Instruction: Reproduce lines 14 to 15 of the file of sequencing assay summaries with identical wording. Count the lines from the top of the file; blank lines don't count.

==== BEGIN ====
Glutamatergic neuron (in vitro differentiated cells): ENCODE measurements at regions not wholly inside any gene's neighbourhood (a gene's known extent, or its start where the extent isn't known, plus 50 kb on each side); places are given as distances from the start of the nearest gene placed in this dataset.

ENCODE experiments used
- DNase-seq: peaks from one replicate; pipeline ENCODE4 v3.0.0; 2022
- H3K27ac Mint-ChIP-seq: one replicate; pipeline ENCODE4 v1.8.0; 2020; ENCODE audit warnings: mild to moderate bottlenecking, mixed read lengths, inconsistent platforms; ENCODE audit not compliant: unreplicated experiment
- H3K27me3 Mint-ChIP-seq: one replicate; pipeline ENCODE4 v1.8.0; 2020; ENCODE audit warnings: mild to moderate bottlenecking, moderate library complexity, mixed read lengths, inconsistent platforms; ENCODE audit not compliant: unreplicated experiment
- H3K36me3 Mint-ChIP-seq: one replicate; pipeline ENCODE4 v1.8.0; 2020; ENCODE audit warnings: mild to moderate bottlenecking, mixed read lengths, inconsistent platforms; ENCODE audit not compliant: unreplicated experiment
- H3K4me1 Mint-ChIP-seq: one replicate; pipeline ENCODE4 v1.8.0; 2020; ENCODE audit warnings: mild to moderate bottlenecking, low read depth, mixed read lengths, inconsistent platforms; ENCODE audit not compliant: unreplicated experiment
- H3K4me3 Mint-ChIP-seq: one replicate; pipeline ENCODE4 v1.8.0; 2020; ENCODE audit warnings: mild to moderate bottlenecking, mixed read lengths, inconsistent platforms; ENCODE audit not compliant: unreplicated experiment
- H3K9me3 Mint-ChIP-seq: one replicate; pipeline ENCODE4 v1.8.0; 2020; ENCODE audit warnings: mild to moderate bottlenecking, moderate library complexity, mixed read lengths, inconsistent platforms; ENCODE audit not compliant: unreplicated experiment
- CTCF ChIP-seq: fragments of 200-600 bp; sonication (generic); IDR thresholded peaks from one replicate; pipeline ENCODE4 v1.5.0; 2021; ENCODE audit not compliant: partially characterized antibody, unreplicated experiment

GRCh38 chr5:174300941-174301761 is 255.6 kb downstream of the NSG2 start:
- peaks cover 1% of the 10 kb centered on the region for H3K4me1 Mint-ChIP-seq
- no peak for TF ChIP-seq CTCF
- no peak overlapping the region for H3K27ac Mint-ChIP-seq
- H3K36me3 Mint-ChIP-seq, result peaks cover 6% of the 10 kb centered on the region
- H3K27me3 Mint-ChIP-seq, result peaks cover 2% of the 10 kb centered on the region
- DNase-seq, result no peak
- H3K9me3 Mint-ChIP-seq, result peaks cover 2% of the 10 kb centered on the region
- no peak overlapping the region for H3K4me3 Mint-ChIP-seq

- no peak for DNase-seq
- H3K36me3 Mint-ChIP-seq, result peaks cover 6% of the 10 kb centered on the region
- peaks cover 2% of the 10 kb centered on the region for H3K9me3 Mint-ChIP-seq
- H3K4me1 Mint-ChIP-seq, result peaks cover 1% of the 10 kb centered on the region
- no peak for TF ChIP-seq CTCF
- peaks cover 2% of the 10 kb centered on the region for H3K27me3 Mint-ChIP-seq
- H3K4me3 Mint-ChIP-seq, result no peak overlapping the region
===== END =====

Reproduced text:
- no peak overlapping the region for H3K27ac Mint-ChIP-seq
- H3K36me3 Mint-ChIP-seq, result peaks cover 6% of the 10 kb centered on the region